Moscow Mitch: What's the use of a pandemic if you can't use it to boost your billionaire buddies?

From the AFL-CIO: Senate fails to advance coronavirus bill, Trumka on C-SPAN and more

On Sunday, Senate Democratic leaders blocked the proposed Republican coronavirus stimulus bill from moving forward. The proposed bill would have put money in the hands of corporations instead of working people who have been left behind in the wake of the COVID-19 pandemic. In exchange, the AFL-CIO is asking the Senate to bring forward a better deal that protects health care workers and assists employees who have been laid off. 

In addition, AFL-CIO President Richard Trumka (UMWA) appeared on C-SPAN’s “Newsmakers” over the weekend, where he discussed the effects of the pandemic on America’s workers. 

Watch the video: Trumka on C-SPAN’s “Newsmakers.”

New York Times editorial: The Coronavirus Bailout Stalled. And It’s Mitch McConnell’s Fault.

Senate Republicans are blocking passage of an economic bailout plan that protects jobs and wages.

Senator Mitch McConnell of Kentucky failed to do his job this weekend. As the economy spiraled downward, Mr. McConnell, the Senate majority leader, said he would produce a bipartisan bailout bill authorizing an infusion of desperately needed aid.

Instead, Mr. McConnell emerged on Sunday evening with a bill that would provide a lot of help for corporate executives and shareholders, and not nearly enough for American workers. It would let the Treasury Department hand out hundreds of billions of dollars to corporations — potentially including businesses owned by President Trump — without requiring a binding commitment to preserve jobs and wages. And the bailouts could remain secret for six months.

Read more here.

From The New York TimesRepublicans Add Insult to Illness

Greed, germs and the art of no deal.


If you want a quick summary of the state of play over fiscal stimulus legislation, here it is: Republicans insist that we should fight a plague with trickle-down economics and crony capitalism. Democrats, for some reason, don’t agree, and think we should focus on directly helping Americans in need.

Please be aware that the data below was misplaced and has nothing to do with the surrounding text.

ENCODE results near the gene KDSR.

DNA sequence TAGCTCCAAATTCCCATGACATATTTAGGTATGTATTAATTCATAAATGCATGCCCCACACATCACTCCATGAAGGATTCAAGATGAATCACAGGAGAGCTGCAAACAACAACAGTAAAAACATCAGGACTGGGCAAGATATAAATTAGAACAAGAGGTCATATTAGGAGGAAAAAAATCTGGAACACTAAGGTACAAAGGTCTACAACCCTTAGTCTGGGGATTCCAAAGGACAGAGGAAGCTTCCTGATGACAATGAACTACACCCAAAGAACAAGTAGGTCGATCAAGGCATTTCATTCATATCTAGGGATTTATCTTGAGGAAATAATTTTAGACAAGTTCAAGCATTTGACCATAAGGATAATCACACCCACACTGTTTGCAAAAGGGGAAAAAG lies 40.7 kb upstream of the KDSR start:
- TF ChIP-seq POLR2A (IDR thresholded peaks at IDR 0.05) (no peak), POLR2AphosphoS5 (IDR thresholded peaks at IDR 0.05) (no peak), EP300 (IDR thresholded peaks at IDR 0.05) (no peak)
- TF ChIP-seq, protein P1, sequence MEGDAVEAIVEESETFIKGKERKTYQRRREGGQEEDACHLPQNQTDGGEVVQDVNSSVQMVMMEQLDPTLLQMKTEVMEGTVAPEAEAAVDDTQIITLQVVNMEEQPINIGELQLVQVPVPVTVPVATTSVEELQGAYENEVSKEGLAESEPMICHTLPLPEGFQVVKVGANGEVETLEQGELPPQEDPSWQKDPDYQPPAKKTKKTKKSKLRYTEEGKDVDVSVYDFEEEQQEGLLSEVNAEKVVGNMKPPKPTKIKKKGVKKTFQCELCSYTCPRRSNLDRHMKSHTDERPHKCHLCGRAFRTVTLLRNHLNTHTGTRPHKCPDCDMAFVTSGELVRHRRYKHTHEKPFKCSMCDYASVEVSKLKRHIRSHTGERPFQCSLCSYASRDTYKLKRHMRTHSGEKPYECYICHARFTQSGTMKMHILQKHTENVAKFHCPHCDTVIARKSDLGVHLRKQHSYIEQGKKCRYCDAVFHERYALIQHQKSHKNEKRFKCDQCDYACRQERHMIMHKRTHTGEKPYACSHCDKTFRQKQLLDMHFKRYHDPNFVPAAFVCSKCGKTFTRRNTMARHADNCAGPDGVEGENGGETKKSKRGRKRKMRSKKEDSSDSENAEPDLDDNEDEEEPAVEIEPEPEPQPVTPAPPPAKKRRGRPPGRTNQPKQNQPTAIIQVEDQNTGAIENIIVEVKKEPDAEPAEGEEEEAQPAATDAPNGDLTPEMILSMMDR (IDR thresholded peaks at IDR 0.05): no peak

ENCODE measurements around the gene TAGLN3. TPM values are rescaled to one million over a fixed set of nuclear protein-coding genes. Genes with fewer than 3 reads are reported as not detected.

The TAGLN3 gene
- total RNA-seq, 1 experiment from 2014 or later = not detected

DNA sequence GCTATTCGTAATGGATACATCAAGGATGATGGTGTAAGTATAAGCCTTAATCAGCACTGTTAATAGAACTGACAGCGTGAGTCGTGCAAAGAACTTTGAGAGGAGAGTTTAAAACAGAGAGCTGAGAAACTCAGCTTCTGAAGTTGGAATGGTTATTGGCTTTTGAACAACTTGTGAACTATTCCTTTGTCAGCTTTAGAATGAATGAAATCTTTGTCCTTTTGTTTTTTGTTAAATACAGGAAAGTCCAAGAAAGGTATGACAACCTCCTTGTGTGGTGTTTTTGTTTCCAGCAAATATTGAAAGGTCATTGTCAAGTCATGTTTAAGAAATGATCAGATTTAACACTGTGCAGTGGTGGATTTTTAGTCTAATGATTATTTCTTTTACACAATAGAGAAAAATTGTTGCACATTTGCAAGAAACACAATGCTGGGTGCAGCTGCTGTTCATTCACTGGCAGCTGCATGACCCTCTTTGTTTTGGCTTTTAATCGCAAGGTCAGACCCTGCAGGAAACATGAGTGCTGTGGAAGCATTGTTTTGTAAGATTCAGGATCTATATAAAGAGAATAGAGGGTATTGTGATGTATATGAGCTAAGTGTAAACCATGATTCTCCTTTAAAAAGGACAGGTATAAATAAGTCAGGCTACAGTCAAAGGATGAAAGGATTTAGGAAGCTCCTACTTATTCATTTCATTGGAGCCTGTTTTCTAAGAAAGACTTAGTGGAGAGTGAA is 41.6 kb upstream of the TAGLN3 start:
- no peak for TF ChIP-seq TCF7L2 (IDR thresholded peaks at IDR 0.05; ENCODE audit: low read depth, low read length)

And if legislation is stalled, as it appears to be as I write this (although things change fast when we’re on Covid time), it’s because Mitch McConnell, the Senate majority leader, is holding needy Americans hostage in an attempt to blackmail Democrats into giving Donald Trump a $500 billion slush fund.

Read more here.

From Public Citizen: Mitch McConnell keeps wasting time

Mitch McConnell and Senate Republicans keep wasting time — time we don’t have — putting out unworkable schemes for how the federal government intends to help us all weather the impending financial storm.

Their proposals are crammed with bailouts and giveaways for Corporate America while doing nowhere near enough to ease the almost unprecedented hardship the rest of us will be (or already are) going through.

But just this afternoon, the House of Representatives put forth a draft for a serious plan to protect families, health care workers and our democracy.

The House’s draft proposal would:

  • Require companies that get bailed out by taxpayers to keep paying their employees.
  • Impose a moratorium on evictions.
  • Ensure safeguards to protect healthcare workers from exposure to the coronavirus.
  • Allocate $4 billion for states to carry out the 2020 elections with voting by mail.
  • And much, much more.

The House and Senate are negotiating as I write this.


Meanwhile, stay safe.

- Robert Weissman, President of Public Citizen

P.S. This message is part of our ongoing outreach to help you stay informed and involved as our nation and the world grapple with the coronavirus emergency. Public Citizen — like many nonprofits and other small businesses — is feeling the financial strain as this crisis intensifies. If you can, please consider donating to support the critical work we’re doing together. Thank you.

From The Huffington Post: The Republican Corporate Bailout Is Obscene

Welfare for the rich will do nothing to assuage the coronavirus crash.

By Zach Carter

Over the next year, the United States will almost certainly go through a depression. Economists at Goldman Sachs currently expect the U.S. economy to shrink by an unprecedented 24% next quarter. They’re optimists compared to Morgan Stanley, which expects a 30% drop, and Federal Reserve Bank of St. Louis President James Bullard, who predicted a 50% decline.

Even the best response from our government cannot prevent some form of catastrophe. But what Congress does next could mean the difference between millions of families muddling through and millions of families being bankrupted and evicted. Swift, serious action is needed to support ordinary people through the coming disaster, and to get American medical infrastructure up to speed ― manufacturing the supplies we are already running short on and training the personnel who are already overworked.

Read more here.